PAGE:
ALS in German, signed “A. Einstein,” one page, 8 x 10.75, August 18, 1933. Letter to Belgian artist Marie Destree-Danse regarding expert violinmaker Julius Levin. In full (translated): "This is my chance today to turn to you in a truly interesting matter. Among the refugees from Germany is also the physician and author Dr. Levin, who over decades of dedicated re-building work on violins (more precisely, ennobling them in a time efficient manner), thereby creating instruments of such high quality to make them equal to the best old Italian ones. I am playing for years on one of these instruments myself and am enjoying it immensely. This man, who is in his seventies and in poor health is driven by only one desire: his art shall not be taken to the grave with him. It would be his dream to have a small work shop in Brussels (in conjunction with a school for craftsman) where he would have the chance of teaching his art to wood working apprentices. He has all the necessary tools, as well as a considerable supply of the expensive violin wood. This most unassuming man would only require a modest salary for the rest of his life. In return he would create here a new branch of the craft, a specialty that by no means would be unimportant. I consider myself in a position to judge the achievements of this man. Even the Queen of Belgium has admired the instrument I am playing on, one which had been ennobled by him. I am not sure what I could do to help this man reaching his goal. Would you perhaps have any advice? Would you care to see one of his violins? I am under the impression that you indeed are quite knowledge-able on this very subject.” Central vertical and horizontal folds with repaired partial edge separations (one passing between the first initial and last name in the signature), otherwise fine condition.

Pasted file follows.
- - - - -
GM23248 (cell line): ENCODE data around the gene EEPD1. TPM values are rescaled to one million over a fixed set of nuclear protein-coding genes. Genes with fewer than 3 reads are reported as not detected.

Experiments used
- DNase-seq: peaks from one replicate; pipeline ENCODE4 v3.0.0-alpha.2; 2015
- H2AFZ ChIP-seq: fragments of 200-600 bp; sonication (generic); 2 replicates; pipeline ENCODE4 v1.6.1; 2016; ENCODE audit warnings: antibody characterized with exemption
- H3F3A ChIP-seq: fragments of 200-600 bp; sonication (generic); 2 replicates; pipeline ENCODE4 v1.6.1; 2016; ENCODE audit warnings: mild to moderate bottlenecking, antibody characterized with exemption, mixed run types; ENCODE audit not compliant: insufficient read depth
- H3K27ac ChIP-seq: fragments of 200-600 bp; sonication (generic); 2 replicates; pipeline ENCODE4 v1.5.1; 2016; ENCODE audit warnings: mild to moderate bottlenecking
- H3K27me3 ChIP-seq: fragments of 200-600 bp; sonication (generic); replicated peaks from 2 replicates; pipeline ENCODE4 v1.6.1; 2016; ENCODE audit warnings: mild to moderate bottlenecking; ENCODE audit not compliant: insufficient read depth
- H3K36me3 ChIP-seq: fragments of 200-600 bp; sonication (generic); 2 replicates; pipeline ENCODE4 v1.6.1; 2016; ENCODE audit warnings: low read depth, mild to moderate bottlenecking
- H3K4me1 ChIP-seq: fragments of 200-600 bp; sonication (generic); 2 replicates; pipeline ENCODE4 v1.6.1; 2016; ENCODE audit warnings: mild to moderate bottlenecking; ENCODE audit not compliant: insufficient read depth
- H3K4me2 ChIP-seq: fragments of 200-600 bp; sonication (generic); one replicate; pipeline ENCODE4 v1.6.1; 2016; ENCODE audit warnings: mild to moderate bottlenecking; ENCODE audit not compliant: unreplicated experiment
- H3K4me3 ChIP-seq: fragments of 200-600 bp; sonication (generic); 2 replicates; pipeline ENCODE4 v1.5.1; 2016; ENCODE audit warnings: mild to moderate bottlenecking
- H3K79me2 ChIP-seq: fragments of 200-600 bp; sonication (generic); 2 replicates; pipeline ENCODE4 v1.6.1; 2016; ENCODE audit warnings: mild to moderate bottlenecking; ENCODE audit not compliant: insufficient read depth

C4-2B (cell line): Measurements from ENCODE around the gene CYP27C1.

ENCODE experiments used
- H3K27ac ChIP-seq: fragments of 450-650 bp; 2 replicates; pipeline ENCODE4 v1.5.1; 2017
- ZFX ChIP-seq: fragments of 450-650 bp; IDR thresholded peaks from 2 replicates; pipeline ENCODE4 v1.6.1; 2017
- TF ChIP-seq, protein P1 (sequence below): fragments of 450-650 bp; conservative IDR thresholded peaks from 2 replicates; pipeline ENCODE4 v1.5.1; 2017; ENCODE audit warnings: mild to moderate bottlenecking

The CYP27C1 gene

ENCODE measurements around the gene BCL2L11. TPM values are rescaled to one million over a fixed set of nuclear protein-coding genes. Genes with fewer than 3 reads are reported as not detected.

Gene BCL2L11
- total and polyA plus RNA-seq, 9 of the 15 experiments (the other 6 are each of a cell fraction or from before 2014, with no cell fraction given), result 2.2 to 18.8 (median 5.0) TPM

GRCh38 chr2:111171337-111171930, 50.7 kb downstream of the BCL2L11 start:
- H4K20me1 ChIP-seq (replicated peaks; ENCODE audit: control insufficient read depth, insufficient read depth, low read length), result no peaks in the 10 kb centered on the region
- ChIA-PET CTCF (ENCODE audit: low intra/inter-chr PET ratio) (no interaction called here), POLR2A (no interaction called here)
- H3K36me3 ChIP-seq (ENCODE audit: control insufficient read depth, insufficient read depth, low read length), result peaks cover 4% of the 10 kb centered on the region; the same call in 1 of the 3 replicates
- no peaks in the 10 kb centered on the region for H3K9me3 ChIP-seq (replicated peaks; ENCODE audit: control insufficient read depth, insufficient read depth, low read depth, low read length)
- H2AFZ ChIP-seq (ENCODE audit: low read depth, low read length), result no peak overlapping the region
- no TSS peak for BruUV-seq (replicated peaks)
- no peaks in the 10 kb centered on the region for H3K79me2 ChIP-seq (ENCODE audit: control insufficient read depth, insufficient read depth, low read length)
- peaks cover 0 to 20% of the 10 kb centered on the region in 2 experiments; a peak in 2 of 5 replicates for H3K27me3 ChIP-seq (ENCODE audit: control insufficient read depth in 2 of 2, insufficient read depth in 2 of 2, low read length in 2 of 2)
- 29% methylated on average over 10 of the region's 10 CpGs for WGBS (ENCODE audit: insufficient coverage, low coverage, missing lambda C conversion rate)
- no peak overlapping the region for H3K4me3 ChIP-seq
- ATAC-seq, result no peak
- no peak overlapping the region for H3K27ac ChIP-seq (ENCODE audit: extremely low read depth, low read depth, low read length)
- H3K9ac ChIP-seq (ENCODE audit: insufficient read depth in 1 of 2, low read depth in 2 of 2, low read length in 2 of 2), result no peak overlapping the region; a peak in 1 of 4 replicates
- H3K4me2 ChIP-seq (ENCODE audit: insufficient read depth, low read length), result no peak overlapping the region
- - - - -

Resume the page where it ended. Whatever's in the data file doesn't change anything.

Einstein emigrated to the United States earlier in 1933 due to Hitler’s rise to power in Germany, and in addition to taking up a position at Princeton he began using his influence to help fellow Jews flee from Germany and establish residences elsewhere. Levin fled to exile in Belgium in July 1933, where he hoped to establish a violin school. In addition to his skill as a luthier, Levin was also an accomplished teacher who once had a young Marlene Dietrich under his tutelage. Einstein had been introduced to the violin at the age of six, fostering a lifelong passion for music; he often remarked that if he were not a scientist, he would have been a musician. As a violin connoisseur, Einstein treasured his instruments as enduring companions and this glowing praise for a violinmaker and his craftsmanship is certainly one of the highest compliments he could pay. An undoubtedly magnificent letter representing the conflicting extremes of Einstein’s biography—his flight from Germany and his beloved pastime. Pre-certified PSA/DNA.
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